Cate Blanchett is the reason to watch this film. She gives an amazing performance that is sure to garner her attention during awards season. While there are the obvious "raw performance" (i.e. screaming/crying) scenes that critics and audiences equate with good acting, it would be criminal to reduce the performance to just that. Yes, she does have those kinds of scenes, but Jasmine is a much more layered character than that. Blanchett displays a broad emotional range for the character. In the flashback sequences where she is living the high-life as an entitled society wife to her millionaire husband, she pretends not to notice Hal's shady business practices or his obvious infidelities. She's comfortable and she's happy in her deliberate ignorance. In the San Francisco scenes, where she has moved in with her sister, her resentment and disgust is not even remotely hidden by her phony gratitude. She is here because she has no choice, and regardless of whether or not Ginger is her sister, there are many other places she'd rather be. To her, family doesn't matter. Status does. Even when, in a flashback sequence, her sister comes to visit her in New York, she is embarrassed and ashamed of her. She buys her things and tries to bring her to her level. The act of having her and her then-husband Augie invest in Hal's scheme was not an act of charity or sisterly goodwill, it was a selfish act. Perhaps if Ginger and Augie were wealthy, she would no longer be ashamed of them. It's much the same later in the film when she begins her courtship with Dwight, the handsome politician. Up until this point, Jasmine had half-heartedly been trying to better her life with a menial job as a secretary and by taking a computer class. She throws it out the window the second a successful man shows interest in her. She lies and manipulates Dwight so she can once again achieve the status she once had and she so desperately craves. The entire film Blanchett's Jasmine is on the very precipice of a complete and total mental snap, and when it finally happens, it's quite haunting. The last image of the film, with Jasmine, completely devoid of make-up, sitting on a bench muttering to herself and recalling her past life is all at once pathetic and sad. As she has the entire film, she retreats back into what made her happy, what made her comfortable, by reliving her past experiences once again. The film is bookended by her telling the same story: in the opening scenes she is nostalgic where as towards the end of the film she is defeated.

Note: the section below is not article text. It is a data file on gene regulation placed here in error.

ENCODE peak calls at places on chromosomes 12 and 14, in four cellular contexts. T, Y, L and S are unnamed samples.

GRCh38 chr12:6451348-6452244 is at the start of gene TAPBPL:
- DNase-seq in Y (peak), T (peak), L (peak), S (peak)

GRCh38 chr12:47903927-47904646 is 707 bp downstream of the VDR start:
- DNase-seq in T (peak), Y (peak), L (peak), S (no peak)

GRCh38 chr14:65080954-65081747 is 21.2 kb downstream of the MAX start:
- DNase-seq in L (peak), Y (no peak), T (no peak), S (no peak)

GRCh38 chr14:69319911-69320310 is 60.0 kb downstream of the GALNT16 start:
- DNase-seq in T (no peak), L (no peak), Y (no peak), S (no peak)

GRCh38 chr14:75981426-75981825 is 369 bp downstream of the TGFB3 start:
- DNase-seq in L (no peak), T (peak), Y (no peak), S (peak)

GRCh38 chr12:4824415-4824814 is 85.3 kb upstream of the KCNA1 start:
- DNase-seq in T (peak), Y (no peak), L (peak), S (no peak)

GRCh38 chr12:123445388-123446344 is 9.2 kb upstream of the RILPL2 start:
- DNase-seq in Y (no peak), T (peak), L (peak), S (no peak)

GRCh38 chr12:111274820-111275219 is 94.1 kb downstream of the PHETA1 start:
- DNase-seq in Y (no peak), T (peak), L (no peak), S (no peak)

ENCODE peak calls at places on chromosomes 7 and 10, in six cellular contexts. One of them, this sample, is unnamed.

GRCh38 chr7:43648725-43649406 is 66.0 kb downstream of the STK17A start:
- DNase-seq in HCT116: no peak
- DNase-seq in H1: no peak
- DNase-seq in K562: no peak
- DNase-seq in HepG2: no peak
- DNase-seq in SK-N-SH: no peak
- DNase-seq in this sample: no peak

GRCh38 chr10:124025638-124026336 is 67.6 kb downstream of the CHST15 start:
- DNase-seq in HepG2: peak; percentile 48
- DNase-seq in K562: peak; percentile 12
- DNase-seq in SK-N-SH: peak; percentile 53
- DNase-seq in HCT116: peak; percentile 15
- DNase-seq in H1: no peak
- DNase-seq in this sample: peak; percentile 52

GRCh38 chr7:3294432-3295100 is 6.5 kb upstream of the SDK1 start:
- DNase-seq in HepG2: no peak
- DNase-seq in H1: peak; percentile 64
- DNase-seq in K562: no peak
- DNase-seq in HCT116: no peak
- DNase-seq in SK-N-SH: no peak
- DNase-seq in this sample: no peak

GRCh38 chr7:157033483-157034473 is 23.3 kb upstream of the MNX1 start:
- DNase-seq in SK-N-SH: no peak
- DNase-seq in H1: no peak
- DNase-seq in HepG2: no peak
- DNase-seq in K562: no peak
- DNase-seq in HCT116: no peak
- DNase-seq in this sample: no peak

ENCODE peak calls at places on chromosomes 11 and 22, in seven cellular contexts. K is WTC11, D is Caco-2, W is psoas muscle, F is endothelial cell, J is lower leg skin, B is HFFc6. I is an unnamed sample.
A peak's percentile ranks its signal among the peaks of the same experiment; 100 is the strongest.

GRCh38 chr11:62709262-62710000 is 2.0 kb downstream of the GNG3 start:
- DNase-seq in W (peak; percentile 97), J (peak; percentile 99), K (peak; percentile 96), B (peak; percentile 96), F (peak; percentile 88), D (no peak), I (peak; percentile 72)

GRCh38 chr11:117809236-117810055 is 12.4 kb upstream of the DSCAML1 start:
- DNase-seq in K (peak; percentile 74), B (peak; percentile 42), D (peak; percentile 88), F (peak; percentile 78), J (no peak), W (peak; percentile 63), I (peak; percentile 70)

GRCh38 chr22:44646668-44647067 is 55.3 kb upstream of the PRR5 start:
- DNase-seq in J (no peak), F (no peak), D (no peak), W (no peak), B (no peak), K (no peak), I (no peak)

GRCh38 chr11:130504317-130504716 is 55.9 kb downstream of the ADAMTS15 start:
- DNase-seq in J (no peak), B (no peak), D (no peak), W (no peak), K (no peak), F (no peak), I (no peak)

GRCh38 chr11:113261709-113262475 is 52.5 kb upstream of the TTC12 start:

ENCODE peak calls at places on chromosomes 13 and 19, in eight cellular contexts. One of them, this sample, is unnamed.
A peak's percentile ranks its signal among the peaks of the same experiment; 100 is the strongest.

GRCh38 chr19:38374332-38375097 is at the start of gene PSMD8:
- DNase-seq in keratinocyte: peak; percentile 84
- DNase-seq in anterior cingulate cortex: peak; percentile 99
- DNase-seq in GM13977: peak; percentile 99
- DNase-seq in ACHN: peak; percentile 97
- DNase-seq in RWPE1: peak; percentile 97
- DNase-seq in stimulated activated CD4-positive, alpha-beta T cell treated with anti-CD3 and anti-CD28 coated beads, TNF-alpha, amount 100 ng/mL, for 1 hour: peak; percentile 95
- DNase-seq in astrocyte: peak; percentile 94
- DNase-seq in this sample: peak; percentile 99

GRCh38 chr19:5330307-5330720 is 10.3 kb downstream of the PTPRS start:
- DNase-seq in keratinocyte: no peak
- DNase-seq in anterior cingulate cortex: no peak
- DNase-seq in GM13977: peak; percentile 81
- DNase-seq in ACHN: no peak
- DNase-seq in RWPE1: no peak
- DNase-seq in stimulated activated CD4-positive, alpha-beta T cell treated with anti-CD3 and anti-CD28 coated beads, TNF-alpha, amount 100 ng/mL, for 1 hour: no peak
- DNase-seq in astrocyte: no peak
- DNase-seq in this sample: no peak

Blanchett is bolstered by a wonderful cast of supporting actors. Woody Allen has always had a good eye for casting, and this film proves to be no different. Alec Baldwin is Hal, Jasmine's ex-husband. On the surface this may seem like a natural fit for Baldwin, who has portrayed similar characters in the past Glengarry Glenn Ross and 30 Rock. Sally Hawkins as the put-upon Ginger is also quite good and with a "working-class" American accent so convincing you can't tell the actress is really from the UK. Bobby Cannavale has big Brando-sized shoes to fill in the Kowalski role from Streetcar, but he makes it his own. The character does have the brutish quality of Kowalski, but with a much lighter twist on it. Chilli, while obnoxious, crass and hot-tempered, he's much more likeable. Cannavale is joined by some Boardwalk Empire companions in Max Casella and Michael Stuhlbarg in small but memorable performances. The cast is rounded out by fine performances by Peter Sarsgaard and comedians Louis CK and Andrew Dice Clay. Clay, in particular, delivers a surprisingly strong supporting performance as Ginger's ex-husband. I know, I couldn't believe it either.in
Blue Jasmine is Woody Allen at his best and proves that at almost 80 years old and over 40 years of directing, he knows a thing or two about making movies.
Thursday, November 14, 2013
Halloween’s not over until FORCED PERSPECTIVE says it is! On this episode, join SportsGuy515 and Adolfo as they (at long last) wrap up Summer 2013 with reviews of The World’s End and The Spectacular Now before recapping the summer in this week’s TOP 5 List. Then, join your favorite film duo as they discuss past Halloween memories, along with a rundown of some of the greatest horror films, and a special review of the film Maniac. Plus – the film taste of Trekkies, the loaded 2015 film schedule, are kids today desensitized to violence, and MORE! ALMOST 2 HOURS of content! DOWNLOAD/STREAM NOW!